Being an opera singer, I’m something of a pronunciation nerd. We all are. It comes with the territory.
I actually feel a jab of pain and stress when someone who should know better calls Don Giovanni “Don Jee-oh-vahn-ee” or sounds the g in tagliatelle. When a pretentious American – and I have no idea why it’s only pretentious Americans who do this – pronounces the great tenor’s name “Pah-va-roh-ti” I want to slap them. I can’t help myself. We singers spend so much of our working lives perfecting this stuff that when someone cocks it up, it seriously grates.
Which is why I pronounce the massive Swedish furniture store ICK-É-A. I pronounce it this way because a Swede told me that it is the correct way to pronounce IKEA and who am I to disagree? Besides, it’s Scandinavian. It makes sense. It absolutely flabbergasts me that simply because most Brits and Americans incorrectly pronounce it EYE-KEY-A (and I have absolutely no idea why they do as it’s clearly WRONG!!), even IKEA itself now calls its English-speaking stores EYE-KEY-A. And that just gets on my tits. IKEA has simply given in. They’re just not trying hard enough to put people right.
Which brings me to Santa Claus.
I’m no authority on this and some of my history may be a bit smudgy, but bear with me. St Nicholas is called Sint Nikolaas in the Low Countries, where his name has become shortened to Sinterklaas. Sint Nikolaas is dressed as a bishop, all in red with white hair and a big white beard, and he hands out toys.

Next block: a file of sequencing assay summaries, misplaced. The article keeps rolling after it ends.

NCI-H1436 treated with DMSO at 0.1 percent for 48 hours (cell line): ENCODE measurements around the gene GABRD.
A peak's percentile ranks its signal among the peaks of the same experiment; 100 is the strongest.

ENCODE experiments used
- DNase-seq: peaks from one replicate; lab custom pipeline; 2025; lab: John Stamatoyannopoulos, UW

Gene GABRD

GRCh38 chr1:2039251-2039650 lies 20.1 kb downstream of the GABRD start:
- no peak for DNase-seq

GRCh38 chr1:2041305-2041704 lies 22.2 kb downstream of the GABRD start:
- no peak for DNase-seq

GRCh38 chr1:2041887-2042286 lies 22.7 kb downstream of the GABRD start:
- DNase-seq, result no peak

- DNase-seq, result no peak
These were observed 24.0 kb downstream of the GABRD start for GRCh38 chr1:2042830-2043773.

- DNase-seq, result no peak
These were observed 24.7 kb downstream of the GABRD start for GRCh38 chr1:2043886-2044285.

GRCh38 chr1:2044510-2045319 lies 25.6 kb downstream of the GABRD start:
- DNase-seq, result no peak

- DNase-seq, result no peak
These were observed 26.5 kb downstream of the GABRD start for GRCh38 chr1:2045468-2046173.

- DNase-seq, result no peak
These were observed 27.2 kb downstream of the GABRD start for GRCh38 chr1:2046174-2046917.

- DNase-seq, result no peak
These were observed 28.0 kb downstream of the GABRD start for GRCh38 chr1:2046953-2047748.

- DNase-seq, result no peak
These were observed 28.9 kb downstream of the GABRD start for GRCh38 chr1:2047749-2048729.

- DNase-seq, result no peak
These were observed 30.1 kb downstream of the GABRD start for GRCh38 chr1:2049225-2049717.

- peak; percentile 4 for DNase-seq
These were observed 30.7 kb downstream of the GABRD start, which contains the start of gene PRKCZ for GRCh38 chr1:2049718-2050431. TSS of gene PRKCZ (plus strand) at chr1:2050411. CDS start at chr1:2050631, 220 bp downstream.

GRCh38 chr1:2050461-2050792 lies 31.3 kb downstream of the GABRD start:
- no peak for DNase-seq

“Santa Claus” was apparently dreamt up by some Dutchmen in New York in the late 19th century, eager to reproduce some old home customs. I like to imagine Sint Nikolaas aka Sinterklaas arriving at US Immigration. He only speaks Dutch, so the immigration officer makes a bash at spelling his name and comes up with “Santa Claus”. If you say Sint Nikolaas rapidly, you can hear the connection. It’s easy-peasy if you say Sinterklaas.
But this is where I become confused. How is Claus a good phonetic spelling of Klaas? Why do we now pronounce Claus “Claws”? To be fair, “Claws” pronounced by an American is not that far from the Dutch “Klaas” so it’s we Brits who are the worst offenders there, but normally if you saw the name Claus, wouldn’t you assume it was pronounced the same way as the German name Klaus? Perhaps two world wars put a stop to that.
Oddly we are left with the idea these days that Santa is a christian name and Claus a surname, which is, frankly, total bollocks. Saint Peter, by the same logic, would become Sanpa Duh.
I’m trying to remember if, in 1960s London, we ever used to talk about Santa Claus. I’m pretty sure it was just Father Christmas back then, but I’m willing to admit I’m wrong.
The real villain is, of course, Coca-Cola. They gave us the modern version of Santa Claus while, God help us all, advocating that fizzy water, sugar syrup and vegetable sludge combine to make the one drink that defines Christmas, an idea so baffling and outrageous that I resolutely refuse to drink the stuff, ever. Well, it’s not just that, I just can’t see what the fuss is about fizzy water, sugar syrup and vegetable sludge. It strikes me as rather disgusting.
Anyway, from now on, if ever called upon to utter the words Santa Claus I shall not be pronouncing him Santa “Claws” but Santa “Class”. And who’s going to stop me?

Comments (2)

  1. Reply

    When I was in London in the 1970s it was Father Christmas (and Happy Christmas!). Two years ago when I was there for Christmas, it was Santa Claus, and the BT Tower had a huge electronic sign that said Merry Christmas.

    This is just so wrong. When did it happen?

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